Counting Chocolate Hills | Bohol

As a 3rd grader Markyramone, I remember being shown pictures of different places in the Philippines. The Banaue rice terraces, Taal volcano, the near perfect cone of Mayon volcano, Rizal statue at Luneta Park, the white sand beaches of Mindoro and of course the Chocolate Hills of Bohol.

I've kept all these images in my mind and as I grew older and gotten fascinated with traveling, I made it a point to go and see these places before my eyes, not as still photographs, but in person with me behind a camera taking an actual photograph.

Kara Hizon

I've seen the rice terraces and it blew me away as I remember standing and looking around at the rice paddies forming up like stairways to heaven. I've seen Taal volcano up close and it makes a great background to every photograph even if it were taken by a man who is the worst at holding a camera.

Mishi Magno

I haven't seen Mayon up close, especially now that its readying to erupt once again. Now would be the perfect time to go see it, but I'm writing this as a narrative of my experience in seeing the Chocolate hills up close and so Mayon volcano would probably wait up for the upcoming entries in this blog.

Chocolate Hills is always included in those yearly 7 natural wonders of the world online poll. Usually it makes the cut, because of the obvious reason that most Filipinos are online poll junkies and would vote for anything related to the Philippines.

It might be biased or not, I still prefer to include Chocolate Hills to my list of places to see at the start of 2009 not because of that, but due to my earlier memories of those photographs about the Philippines that my 3rd grade teacher showed us one day. With only a month to go before 2009 bid adios, I found myself on a ferry from Cebu to Tagbilaran, Bohol.

I was looking forward to a brief rest at the white sand beaches of Panglao island in Bohol. That thought sold to me, but knowing also that I'll finally see the Chocolate shaped hills of Bohol made me anticipate my trip with fervor.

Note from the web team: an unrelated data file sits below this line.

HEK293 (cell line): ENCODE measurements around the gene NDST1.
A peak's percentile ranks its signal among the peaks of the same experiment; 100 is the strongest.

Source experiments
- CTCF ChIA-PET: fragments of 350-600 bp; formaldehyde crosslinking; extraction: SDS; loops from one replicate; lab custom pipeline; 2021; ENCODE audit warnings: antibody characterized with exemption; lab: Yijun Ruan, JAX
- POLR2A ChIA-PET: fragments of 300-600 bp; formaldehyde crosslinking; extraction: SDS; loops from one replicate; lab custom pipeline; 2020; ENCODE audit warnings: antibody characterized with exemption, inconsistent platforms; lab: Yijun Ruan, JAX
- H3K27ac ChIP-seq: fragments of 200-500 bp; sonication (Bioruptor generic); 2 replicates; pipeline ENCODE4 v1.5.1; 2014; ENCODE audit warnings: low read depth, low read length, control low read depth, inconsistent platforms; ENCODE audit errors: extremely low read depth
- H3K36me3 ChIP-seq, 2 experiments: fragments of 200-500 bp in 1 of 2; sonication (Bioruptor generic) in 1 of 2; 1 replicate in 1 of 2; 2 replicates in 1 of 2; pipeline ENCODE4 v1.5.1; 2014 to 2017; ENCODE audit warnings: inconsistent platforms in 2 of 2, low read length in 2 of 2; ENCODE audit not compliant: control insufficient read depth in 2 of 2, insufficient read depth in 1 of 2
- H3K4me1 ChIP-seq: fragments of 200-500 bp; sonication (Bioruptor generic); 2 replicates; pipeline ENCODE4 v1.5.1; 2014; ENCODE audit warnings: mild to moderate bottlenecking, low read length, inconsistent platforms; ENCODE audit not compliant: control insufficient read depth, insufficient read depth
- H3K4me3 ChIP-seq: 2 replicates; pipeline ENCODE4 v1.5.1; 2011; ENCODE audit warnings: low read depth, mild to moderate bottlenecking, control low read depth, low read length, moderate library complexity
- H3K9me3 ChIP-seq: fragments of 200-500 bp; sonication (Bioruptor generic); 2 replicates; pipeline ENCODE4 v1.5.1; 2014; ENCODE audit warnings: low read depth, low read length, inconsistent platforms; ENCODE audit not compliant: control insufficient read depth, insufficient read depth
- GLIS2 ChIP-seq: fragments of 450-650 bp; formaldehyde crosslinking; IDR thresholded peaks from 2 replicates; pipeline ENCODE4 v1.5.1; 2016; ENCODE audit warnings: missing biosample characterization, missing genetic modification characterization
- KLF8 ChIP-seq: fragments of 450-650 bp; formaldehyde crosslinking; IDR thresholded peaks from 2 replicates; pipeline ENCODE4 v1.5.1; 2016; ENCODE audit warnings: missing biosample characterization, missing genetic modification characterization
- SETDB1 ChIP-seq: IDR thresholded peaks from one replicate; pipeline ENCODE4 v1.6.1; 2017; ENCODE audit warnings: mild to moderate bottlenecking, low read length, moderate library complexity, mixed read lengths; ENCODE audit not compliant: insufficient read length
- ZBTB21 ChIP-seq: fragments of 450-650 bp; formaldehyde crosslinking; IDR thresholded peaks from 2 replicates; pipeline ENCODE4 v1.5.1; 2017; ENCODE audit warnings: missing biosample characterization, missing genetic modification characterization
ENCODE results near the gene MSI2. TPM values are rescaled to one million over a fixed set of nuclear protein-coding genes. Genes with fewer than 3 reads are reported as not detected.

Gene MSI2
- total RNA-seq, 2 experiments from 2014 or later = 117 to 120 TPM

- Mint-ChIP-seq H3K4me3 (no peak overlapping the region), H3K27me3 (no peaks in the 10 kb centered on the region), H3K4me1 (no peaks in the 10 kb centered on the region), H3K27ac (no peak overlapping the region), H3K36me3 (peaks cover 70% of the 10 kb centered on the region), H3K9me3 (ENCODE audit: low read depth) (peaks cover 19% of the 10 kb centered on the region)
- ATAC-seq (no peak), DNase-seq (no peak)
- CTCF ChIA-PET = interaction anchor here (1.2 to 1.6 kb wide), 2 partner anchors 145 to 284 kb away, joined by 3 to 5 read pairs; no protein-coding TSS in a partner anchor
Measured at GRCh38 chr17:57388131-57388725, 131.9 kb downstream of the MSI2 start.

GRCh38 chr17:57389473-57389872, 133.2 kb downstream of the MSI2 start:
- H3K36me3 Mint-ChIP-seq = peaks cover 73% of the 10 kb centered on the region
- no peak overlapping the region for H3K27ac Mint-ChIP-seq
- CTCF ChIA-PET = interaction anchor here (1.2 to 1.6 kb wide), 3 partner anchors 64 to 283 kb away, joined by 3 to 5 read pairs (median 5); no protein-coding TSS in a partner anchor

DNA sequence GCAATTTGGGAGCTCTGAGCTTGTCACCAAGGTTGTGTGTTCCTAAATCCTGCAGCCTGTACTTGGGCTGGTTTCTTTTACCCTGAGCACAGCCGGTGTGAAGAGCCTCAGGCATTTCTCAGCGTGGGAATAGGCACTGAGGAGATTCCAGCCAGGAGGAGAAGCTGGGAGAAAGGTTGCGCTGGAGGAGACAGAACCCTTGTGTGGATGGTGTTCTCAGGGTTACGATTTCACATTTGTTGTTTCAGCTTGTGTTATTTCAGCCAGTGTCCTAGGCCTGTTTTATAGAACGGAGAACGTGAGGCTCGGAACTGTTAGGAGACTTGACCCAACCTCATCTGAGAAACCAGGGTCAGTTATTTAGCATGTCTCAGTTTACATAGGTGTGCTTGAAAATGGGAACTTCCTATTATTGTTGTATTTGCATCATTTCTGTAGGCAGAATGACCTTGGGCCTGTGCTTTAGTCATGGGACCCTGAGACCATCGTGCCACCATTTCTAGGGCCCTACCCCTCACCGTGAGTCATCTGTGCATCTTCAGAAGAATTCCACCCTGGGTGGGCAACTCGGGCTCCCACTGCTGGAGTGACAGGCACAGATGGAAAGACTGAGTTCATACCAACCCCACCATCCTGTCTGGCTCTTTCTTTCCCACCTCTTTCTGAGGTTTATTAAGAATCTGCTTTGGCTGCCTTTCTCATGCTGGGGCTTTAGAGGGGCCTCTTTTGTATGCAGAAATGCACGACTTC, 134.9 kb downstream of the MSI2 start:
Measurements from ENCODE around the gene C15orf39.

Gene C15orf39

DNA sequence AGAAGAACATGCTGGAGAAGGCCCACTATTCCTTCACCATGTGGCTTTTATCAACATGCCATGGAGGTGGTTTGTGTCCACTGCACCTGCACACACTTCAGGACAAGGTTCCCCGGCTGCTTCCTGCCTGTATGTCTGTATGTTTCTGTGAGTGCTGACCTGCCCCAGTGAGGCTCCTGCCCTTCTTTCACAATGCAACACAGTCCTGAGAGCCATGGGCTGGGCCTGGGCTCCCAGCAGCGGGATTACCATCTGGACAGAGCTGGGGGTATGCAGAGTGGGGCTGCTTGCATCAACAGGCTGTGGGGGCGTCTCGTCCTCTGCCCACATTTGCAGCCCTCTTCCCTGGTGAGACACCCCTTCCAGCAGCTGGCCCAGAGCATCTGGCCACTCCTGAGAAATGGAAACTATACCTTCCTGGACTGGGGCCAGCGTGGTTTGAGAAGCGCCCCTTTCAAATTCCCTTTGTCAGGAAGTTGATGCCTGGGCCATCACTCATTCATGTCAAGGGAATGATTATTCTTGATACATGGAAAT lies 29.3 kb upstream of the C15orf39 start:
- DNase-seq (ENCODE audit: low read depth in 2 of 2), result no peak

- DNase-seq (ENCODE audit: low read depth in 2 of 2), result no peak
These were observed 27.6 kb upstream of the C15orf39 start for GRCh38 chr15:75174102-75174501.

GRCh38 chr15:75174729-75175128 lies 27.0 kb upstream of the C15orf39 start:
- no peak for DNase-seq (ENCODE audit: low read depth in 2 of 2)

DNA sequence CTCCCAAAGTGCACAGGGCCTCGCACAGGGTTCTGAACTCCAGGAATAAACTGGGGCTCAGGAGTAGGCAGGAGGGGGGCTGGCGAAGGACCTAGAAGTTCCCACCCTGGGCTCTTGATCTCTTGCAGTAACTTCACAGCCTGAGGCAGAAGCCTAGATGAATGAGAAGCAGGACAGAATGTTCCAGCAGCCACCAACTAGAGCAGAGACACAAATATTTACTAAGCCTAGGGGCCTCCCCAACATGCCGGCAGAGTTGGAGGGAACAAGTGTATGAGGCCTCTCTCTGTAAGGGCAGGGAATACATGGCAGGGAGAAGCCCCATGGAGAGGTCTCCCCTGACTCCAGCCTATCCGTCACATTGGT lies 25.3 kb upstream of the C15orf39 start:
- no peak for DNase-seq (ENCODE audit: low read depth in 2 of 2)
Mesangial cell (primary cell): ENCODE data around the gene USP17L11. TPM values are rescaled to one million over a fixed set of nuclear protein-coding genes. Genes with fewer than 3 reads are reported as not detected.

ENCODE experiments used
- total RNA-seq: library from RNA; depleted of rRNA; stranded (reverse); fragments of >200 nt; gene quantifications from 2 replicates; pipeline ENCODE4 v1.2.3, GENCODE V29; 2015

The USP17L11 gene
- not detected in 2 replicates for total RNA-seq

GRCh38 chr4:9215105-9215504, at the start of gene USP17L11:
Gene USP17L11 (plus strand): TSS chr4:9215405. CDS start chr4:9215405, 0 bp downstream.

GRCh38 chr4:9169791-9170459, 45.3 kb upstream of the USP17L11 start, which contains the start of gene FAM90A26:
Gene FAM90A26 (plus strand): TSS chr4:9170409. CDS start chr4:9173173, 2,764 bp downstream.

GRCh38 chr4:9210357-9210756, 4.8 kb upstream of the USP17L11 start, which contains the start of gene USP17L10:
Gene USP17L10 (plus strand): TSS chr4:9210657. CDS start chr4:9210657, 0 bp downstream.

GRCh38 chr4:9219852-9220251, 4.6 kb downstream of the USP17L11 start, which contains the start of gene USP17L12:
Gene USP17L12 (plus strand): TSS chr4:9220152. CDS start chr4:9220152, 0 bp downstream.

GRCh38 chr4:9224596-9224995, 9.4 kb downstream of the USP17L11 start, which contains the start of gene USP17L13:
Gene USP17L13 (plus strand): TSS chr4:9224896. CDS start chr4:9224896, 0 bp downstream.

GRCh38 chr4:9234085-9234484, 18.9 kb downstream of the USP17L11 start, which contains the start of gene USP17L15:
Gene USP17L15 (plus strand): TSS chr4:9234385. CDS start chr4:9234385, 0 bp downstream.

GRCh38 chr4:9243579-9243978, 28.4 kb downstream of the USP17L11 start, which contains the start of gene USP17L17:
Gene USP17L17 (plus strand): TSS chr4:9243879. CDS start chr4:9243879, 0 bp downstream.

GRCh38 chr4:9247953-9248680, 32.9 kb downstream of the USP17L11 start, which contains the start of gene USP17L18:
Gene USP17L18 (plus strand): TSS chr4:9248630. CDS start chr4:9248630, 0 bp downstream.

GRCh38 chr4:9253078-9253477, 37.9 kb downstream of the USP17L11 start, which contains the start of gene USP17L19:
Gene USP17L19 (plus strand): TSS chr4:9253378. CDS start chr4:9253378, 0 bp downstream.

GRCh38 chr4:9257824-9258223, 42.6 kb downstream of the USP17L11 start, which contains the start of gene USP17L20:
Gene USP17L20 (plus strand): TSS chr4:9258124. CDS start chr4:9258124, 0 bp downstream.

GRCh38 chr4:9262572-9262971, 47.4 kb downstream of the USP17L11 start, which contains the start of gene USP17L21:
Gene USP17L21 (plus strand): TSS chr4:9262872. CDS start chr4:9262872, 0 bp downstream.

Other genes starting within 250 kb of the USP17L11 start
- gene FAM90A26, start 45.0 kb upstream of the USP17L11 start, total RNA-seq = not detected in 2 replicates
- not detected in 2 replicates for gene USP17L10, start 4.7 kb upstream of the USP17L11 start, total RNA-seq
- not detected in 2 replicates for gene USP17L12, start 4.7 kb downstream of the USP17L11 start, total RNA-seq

Upon reaching the port of Tagbilaran, a pre-arranged van picked me up and drove me to the scenic countryside of Bohol. Our stops included a brief meeting with the Philippine Tarsier (which I noted in an earlier blog entry, about tourism promotion actually doing more harm than good), the Baclayon Church, the site of the blood compact, the hanging bamboo bridge and the so called "man made forest." (trees that were planted 30 years ago - a practice more people should start doing right now).

Then our last destination before Panglao Island was the Chocolate Hills. The van rolled up to one of the hills where a viewing deck was constructed for visitors to take pictures and stare at the rest of the Chocolate Hills. There were about 75 steps to get to the top of the viewing deck. When I went there (and I imagine it is like that on any given day) there were many tourists, both locals and foreigners.

I had to wait for my turn to pose for a photograph that will feature the rolling hills behind me. I opted not to do those silly poses of jumping, of pointing your finger at the tip of a hill and the super silly one, the "riding a broomstick" pose. Besides, I had my own set of stupid poses.

After my picture was taken, I looked down on my feet and saw a Sony digital camera. I asked for the owner of the camera in my trademark low volume voice, but a few Koreans just stared back at me until a Caucasian dude saw me holding his camera. He thanked me and even offered a 500-peso reward. I thought about accepting the reward but decided against it as it really did not took me an effort to find his camera. It just rolled down to my feet. However I felt good afterward knowing I saved some man (and probably his family who were with him) the sorrow of losing his travel photographs. Something that would also drive me mad if it happened to me.

Anyway, I stayed there for half an hour just looking ahead, familiarizing myself with the scene making sure the image of the Chocolate Hills would be etched in my mind and replace those old photographs shown at school. I took a dozen photographs in various angles and shutter and aperture settings, black and white, vivid and more vivid to portraits.

Then I went down the steps in a slow manner, half bent on leaving, the other half on staying. When I left the place riding the van that would take me to Panglao Island, I realized that Chocolate Hills, although it might not be "hands down" as one of the 7 Natural Wonders of The World, is still an awesome sight. It features an unusual formation of rolling hills shaped magically through millions of years. Some might even call it as a clear evidence of a higher being creating the world as we know it. Whether it's God or just the natural progression of Mother Nature that created it, it doesn't matter. One thing for sure though, these chocolate hills does not melt in your hand nor your mouth, but instead, remains long in your consciousness.